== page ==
On Friday, August 1, 2014, the Vineland, Millville, and Bridgeton Police Departments and their Chaplains, and the Family Success Centers of Vineland, Millville, and Bridgeton took part in a non-punitive curfew sweep. CCPYDC organized this sweep with coordination through WRI and the Prosecutor’s Office.
In Millville, the sweep began promptly at 9:00 pm when the curfew went into effect. Daily, Millville’s curfew runs from 9:00 pm to 6:00 am. In Vineland and Bridgeton, the sweep began with the curfew start time of 10:00 pm. Bridgeton’s regular curfew runs from 10:00 pm until 6:00 am, with an 11:00 pm beginning time for those who are 17 years old. In Vineland, curfew for those 13 and under begins at 10:00 pm. On Friday and Saturday nights, the curfew for juveniles 14 through 17 years old begins at 12:00 am and from Sunday through Thursday it begins at 11:00 pm. Bridgeton’s curfew ends at 6:00 am and Vineland’s curfew ends at 5:00 am.
Through the hard work and effort put forth by the CCPYDC, the sweep was a rousing success. In total, 26 juveniles were picked up for curfew violations and brought to neutral family success center locations throughout Cumberland County. Rather than receiving a citation for curfew violations and being brought to police stations, juveniles were taken to neutral locations while parents were contacted by police dispatch. At the neutral locations, Police Chaplains and staff members of IMPACT Family Success Center of Vineland, Holly City Family Success Center, and the Greater Bridgeton Family Success center spoke to juveniles and their parents regarding the dangers of being out past curfew. The sweep was meant to act as an educational tool rather than as a punitive measure. In addition to educating a large number of people, Chaplains and staff were able to provide the contact information for a large variety of family and juvenile services throughout Cumberland County. Staff members and Chaplains were assisted in this process because the juveniles took part in voluntary intake surveys after they were brought to the centers. The family success centers have extra copies of this information so that they may keep providing it to those in need, in addition to providing continuing services to those juveniles and families who requested them during the sweep.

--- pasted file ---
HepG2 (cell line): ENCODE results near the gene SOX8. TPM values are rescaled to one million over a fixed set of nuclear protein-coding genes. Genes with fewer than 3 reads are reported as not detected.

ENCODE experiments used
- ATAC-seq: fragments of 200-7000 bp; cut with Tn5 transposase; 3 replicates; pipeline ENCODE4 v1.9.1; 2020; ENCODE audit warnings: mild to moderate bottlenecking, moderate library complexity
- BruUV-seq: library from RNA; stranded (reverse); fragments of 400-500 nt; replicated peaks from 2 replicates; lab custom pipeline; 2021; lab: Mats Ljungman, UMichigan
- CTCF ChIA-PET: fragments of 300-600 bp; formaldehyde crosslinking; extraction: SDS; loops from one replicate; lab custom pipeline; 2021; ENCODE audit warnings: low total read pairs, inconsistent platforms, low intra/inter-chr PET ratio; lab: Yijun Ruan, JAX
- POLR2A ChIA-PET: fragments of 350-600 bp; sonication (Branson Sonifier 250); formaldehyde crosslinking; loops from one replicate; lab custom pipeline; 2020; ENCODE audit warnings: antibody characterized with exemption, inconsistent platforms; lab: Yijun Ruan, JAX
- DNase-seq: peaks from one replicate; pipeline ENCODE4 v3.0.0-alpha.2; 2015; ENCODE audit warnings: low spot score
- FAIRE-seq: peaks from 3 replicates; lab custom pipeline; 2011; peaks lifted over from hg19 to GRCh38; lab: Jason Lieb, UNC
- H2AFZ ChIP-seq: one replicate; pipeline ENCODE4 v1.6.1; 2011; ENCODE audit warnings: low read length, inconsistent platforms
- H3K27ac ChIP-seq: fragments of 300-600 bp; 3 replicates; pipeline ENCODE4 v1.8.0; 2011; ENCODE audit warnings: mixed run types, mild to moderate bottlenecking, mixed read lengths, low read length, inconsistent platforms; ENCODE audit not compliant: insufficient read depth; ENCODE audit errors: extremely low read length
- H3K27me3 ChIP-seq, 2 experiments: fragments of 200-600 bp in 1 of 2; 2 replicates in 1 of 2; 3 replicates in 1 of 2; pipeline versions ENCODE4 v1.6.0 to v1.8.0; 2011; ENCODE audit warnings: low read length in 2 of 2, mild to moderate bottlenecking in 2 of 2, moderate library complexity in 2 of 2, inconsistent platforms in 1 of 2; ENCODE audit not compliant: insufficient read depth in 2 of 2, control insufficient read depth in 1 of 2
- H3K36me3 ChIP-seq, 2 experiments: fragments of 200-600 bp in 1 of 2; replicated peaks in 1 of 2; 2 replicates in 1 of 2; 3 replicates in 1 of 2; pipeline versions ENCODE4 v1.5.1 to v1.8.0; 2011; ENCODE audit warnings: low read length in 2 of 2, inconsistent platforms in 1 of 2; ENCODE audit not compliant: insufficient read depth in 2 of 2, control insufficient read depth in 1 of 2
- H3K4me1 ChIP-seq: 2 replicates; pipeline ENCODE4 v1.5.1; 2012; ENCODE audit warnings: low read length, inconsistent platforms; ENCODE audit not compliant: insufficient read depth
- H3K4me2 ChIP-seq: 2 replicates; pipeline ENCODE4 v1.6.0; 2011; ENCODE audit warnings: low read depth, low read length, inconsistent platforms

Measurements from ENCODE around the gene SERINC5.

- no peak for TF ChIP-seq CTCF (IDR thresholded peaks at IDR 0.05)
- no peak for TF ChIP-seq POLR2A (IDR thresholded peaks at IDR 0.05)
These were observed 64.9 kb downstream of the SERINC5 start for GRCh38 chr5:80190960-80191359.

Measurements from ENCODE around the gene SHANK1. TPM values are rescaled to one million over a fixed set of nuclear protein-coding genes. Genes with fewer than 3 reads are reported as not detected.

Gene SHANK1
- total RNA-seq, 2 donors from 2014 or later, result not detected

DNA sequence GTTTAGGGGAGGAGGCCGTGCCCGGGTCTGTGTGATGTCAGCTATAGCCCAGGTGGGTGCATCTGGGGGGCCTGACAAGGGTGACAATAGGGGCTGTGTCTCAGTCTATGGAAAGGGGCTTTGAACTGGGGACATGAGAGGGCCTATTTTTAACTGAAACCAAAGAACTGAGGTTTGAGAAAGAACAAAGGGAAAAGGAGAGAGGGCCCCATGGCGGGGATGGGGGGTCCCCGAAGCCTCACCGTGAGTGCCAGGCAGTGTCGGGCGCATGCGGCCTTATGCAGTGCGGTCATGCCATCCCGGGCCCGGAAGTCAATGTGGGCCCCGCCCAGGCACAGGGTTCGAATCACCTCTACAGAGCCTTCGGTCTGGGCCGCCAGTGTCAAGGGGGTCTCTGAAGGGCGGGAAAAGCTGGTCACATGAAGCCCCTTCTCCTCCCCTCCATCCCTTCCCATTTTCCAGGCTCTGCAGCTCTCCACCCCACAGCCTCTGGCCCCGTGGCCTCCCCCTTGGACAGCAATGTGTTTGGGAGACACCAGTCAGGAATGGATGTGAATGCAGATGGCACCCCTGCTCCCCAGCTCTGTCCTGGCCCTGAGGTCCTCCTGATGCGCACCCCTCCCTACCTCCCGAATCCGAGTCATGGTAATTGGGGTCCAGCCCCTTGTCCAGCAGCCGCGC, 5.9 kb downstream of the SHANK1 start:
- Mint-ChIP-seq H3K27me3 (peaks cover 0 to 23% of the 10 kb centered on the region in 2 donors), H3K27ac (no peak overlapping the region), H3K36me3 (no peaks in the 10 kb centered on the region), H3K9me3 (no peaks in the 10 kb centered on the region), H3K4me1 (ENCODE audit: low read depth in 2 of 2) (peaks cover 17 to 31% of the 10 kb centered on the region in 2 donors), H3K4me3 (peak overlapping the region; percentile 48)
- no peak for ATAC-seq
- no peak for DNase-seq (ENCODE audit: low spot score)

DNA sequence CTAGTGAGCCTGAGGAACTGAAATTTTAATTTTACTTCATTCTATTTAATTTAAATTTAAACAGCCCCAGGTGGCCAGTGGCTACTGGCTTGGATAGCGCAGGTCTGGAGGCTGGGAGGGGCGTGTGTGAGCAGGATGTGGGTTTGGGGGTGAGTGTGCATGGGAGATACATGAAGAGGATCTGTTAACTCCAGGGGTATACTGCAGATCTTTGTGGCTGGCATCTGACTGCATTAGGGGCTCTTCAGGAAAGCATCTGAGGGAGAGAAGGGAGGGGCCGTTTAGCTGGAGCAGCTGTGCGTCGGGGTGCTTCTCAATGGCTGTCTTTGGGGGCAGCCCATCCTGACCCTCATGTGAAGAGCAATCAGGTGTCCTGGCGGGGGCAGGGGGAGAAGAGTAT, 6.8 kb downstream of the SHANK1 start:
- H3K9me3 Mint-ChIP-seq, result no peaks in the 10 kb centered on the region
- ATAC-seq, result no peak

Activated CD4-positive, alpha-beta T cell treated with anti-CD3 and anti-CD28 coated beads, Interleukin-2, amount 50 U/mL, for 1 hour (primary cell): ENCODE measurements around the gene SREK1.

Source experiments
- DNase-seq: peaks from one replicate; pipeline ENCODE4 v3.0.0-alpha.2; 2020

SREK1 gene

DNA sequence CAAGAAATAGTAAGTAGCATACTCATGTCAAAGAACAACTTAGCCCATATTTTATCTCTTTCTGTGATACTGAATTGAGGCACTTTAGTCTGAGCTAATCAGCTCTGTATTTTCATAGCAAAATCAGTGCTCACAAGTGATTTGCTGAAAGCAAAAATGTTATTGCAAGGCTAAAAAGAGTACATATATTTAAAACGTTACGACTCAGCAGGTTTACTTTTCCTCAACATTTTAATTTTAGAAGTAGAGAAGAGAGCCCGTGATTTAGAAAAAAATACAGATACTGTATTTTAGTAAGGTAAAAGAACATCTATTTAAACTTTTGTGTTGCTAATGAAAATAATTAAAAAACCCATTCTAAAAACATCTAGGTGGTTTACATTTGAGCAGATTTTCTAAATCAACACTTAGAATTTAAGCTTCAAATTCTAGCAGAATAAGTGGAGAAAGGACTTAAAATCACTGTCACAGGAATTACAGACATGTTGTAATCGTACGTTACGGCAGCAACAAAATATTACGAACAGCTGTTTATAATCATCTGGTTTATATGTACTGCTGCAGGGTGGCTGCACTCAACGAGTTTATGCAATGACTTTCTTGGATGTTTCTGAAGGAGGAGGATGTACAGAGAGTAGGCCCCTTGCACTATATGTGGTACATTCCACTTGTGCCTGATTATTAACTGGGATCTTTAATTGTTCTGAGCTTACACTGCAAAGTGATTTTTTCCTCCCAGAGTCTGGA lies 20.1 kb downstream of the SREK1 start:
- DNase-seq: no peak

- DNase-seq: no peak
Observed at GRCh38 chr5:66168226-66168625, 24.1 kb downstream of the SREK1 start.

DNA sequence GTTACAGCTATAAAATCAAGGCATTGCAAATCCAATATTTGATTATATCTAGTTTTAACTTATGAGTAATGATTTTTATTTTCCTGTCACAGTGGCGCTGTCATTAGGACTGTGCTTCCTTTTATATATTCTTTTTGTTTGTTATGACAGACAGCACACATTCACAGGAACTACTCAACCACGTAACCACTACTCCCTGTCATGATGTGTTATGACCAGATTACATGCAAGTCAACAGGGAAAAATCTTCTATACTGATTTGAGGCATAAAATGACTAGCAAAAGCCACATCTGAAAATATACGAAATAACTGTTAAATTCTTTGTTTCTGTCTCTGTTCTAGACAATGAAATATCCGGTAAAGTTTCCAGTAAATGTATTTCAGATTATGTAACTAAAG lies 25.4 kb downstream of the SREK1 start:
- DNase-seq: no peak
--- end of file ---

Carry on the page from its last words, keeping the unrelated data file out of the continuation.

The sweep itself occurred throughout the municipalities of Vineland, Millville, and Bridgeton with a protocol in place to ensure that operations ran smoothly with so many differing parties involved. In Vineland, 6 juveniles were brought to the IMPACT Family Success Center. In Millville, 10 juveniles were brought to the Holly City Family Success Center. In Bridgeton, 10 juveniles were brought to the Greater Bridgeton Family Success Center. In addition, as part of the sweep, police recovered a hand gun and two knives.
The youth were all educated on the curfew ordinances in their respective municipalities at the family success centers. Of the 26 juveniles, 15 juveniles were aware that curfew ordinances were in place, and 10 were unaware. 1 juvenile was omitted from this data. Specifically in Millville however; 6 of the 10 juveniles were aware of the curfew, but 4 juveniles mentioned a belief that the curfew was at a later time. Millville’s curfew ordinance had previously been 10:00 pm, but these juveniles were unaware of the change to 9:00 pm.
The Cumberland County Curfew Sweep was a success through multiple lenses. Organizations such as the Department of Child Protection & Permanency were not required to handle any issues relative to abuse or child endangerment. There were no reported incidents at any of the family success centers. Police Officers were able to strike the perfect balance between their duties and the overarching goal of providing an educational opportunity for the juveniles. They were able to build connections with juveniles through community policing. Millville Chaplains were deployed in bulk for the first time since the Chaplaincy Program’s recent inception. Chaplains for all three municipalities did an outstanding job of connecting with the juveniles and their families and performing their necessary duties. Staff members at the family success centers also did an outstanding job at relaying relevant service information to juveniles and their families.
Through careful planning and the joint efforts of the CCPYDC and the various personnel involved in the sweep, the Coalition was able to make an immediate impact in addressing juvenile safety concerns through an educational event. CCPYDC was also able to provide relevant service information directly to those who required it.